Third Hottest U.S. Summer Ends With a Splash of Drought Relief
This infographic from NOAA's National Climatic Data Center highlights some of the records set for the country this summer. Image by the National Oceanic and Atmospheric Administration.
The hottest July on record combined with a warmer-than-average June and August made this summer the third hottest in the lower 48 states since record keeping began, according to a report released today from National Oceanic Atmospheric Association. In 2012, the national average temperature for June through August was 2.3 degrees Fahrenheit above the 20th century average. Hurricane Isaac delivered some relief, but not enough to end the record droughts and wildfires throughout the Midwest and the Rocky Mountains.
An earlier record-breaking heat wave in March dried out much of the soil throughout the country, which raised daytime temperatures, worsening drought conditions, said Jake Crouch, climate scientist with the National Climatic Data Center and lead author of the report.
Crouch pointed to Wyoming as a prime example of what happens when such factors converge. Wyoming experienced its hottest and driest summer ever, and with it, a startling number of forest fires. Wildfires burned across 289,000 acres of the state, according to the National Interagency Fire Center.
Meanwhile, Florida experienced the wettest summer on record, fueled by Hurricane Isaac and Tropical Storm Debby. Yet while precipitation from these storms provided relief in the Lower Mississippi River Valley, states like Nebraska and Iowa barely received a drop of rain. At the end of August, nearly 63 percent of the country was still experiencing drought.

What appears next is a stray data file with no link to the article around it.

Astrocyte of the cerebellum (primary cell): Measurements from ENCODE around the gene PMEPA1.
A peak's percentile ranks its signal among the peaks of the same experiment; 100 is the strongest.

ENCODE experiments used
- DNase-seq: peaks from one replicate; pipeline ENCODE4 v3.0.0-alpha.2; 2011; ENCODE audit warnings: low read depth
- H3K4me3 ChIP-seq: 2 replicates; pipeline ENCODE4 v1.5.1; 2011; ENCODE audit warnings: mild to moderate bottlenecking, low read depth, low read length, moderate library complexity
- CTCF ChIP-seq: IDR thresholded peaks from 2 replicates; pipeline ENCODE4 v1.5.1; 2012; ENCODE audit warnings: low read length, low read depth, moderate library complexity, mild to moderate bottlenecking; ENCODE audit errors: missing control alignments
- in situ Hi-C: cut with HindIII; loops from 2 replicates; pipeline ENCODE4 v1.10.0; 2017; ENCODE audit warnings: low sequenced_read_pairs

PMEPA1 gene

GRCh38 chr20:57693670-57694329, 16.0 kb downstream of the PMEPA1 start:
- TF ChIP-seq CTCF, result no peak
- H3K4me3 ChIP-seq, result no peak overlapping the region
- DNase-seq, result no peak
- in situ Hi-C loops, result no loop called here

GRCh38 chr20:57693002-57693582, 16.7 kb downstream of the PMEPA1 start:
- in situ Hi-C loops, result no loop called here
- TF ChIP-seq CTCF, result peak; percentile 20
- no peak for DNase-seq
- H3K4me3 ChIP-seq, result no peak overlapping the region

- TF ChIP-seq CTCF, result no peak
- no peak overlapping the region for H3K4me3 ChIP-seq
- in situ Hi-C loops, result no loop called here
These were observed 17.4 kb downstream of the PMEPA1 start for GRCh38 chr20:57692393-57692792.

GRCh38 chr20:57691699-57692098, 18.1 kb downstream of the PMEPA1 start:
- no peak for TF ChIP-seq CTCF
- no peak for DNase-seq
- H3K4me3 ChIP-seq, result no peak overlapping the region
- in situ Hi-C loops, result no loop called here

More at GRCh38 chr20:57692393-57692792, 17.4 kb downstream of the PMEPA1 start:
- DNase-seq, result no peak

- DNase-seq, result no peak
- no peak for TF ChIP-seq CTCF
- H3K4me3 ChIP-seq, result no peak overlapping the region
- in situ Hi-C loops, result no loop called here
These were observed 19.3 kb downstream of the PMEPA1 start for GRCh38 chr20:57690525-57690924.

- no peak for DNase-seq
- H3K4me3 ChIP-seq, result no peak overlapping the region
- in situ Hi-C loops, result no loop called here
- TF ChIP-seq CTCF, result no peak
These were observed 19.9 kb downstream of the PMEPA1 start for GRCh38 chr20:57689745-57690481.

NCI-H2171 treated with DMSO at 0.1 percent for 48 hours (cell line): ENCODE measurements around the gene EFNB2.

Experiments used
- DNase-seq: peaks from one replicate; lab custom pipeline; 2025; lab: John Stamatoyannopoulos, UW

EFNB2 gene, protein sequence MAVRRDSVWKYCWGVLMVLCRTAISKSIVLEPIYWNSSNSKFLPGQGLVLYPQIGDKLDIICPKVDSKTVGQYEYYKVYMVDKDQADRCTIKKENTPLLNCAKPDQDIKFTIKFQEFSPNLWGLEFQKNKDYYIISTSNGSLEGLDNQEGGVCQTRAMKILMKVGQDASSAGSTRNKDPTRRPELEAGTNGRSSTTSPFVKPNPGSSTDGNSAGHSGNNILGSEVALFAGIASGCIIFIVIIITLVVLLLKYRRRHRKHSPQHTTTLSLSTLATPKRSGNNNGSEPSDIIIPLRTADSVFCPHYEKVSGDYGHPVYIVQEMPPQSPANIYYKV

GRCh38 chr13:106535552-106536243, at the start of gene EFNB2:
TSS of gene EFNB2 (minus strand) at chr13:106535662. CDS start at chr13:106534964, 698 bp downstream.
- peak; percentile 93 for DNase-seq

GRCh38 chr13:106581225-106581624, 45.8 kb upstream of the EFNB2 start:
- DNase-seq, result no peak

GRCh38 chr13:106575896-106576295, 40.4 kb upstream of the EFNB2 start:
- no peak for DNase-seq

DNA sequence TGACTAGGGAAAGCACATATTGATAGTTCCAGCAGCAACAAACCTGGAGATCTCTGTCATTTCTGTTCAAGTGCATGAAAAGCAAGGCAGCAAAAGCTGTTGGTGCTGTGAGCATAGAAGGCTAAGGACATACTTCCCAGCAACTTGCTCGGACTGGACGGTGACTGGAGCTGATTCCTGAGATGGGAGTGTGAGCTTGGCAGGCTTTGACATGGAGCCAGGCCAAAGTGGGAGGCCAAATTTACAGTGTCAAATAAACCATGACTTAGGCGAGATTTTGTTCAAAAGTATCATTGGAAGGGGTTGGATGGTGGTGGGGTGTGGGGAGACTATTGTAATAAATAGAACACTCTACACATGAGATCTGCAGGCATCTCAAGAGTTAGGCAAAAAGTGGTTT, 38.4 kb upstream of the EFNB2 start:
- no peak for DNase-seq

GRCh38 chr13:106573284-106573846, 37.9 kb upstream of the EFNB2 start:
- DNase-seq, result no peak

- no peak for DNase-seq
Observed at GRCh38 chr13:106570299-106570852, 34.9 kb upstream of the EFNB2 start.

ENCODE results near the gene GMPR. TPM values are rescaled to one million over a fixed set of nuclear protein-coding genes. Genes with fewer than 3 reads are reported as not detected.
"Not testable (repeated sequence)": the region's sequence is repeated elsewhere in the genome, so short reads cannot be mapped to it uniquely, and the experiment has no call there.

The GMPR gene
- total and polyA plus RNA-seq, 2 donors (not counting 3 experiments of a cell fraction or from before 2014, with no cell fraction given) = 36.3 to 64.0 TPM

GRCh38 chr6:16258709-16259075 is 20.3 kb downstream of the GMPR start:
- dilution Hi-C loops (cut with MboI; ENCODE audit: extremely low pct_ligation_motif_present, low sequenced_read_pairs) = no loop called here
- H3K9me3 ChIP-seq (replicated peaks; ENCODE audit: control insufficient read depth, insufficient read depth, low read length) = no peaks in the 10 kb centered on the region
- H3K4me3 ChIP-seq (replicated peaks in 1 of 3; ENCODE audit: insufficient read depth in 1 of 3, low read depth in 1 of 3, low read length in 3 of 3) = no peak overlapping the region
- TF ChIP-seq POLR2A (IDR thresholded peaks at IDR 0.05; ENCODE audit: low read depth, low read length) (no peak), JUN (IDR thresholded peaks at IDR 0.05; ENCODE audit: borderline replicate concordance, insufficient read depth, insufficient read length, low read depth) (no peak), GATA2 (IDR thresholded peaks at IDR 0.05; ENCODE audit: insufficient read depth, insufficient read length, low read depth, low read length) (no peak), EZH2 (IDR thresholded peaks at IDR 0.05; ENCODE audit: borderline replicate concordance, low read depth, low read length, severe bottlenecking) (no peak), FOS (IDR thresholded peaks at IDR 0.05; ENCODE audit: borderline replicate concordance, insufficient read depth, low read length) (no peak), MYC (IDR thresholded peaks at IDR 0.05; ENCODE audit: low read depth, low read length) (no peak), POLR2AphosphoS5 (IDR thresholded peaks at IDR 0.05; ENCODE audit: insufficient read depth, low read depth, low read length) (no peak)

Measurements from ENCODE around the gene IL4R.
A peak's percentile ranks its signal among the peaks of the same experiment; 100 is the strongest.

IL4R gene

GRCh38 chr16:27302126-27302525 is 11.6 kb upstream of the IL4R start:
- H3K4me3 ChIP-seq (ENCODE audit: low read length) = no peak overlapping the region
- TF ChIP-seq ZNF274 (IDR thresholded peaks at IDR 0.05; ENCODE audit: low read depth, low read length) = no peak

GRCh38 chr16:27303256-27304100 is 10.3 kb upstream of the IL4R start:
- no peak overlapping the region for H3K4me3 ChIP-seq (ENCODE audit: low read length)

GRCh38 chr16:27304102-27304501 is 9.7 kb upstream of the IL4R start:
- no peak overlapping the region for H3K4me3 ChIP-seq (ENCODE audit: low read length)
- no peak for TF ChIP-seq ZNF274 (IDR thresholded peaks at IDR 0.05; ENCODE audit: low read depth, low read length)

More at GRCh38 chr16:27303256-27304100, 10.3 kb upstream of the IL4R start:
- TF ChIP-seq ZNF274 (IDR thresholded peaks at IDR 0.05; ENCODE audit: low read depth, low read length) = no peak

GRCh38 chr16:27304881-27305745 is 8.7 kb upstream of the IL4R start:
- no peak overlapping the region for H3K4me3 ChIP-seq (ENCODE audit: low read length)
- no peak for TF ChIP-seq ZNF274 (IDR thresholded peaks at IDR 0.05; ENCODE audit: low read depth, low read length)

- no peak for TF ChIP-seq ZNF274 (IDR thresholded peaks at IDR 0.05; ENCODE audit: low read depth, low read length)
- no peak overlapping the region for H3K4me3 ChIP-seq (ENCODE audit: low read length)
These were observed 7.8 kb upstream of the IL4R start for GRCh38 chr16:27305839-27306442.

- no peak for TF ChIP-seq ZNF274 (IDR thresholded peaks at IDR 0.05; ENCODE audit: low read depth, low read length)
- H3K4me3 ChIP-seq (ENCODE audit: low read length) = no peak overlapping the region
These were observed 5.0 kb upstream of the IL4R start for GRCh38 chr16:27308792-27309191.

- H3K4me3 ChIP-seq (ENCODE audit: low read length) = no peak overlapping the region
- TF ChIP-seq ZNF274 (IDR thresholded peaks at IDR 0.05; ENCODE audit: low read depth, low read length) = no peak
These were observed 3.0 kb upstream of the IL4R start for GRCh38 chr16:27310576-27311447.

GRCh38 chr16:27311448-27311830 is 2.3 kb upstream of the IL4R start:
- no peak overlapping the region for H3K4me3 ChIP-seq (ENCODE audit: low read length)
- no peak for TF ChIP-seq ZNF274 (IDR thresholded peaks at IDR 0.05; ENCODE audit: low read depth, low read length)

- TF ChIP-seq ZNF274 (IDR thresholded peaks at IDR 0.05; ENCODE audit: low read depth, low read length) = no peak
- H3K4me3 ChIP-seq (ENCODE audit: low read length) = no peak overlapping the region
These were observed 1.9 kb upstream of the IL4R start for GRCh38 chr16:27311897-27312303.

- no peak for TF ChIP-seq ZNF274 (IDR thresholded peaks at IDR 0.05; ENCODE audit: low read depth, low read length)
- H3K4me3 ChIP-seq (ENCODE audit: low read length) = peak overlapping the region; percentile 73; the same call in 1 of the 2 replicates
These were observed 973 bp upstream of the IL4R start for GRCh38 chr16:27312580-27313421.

"This drought has been developing for several months. It's going to take more than one event to end that," Crouch said.
Natural weather patterns like La Nina and the North Atlantic Oscillation contributed to the hot, dry summer, Crouch said, adding that the data this year is consistent with overall atmospheric warming trends. He speculates that warmer-than-average temperatures are likely to continue through December.
"We keep getting these record and near record-breaking seasons," he said, "The U.S. has been in a warm pattern for 15 months.That has not occurred before."
You can track the trend with the NewsHour's record temperature widget here:
Earlier this summer, we tackled the murky challenge of reporting on temperature extremes. Read that here.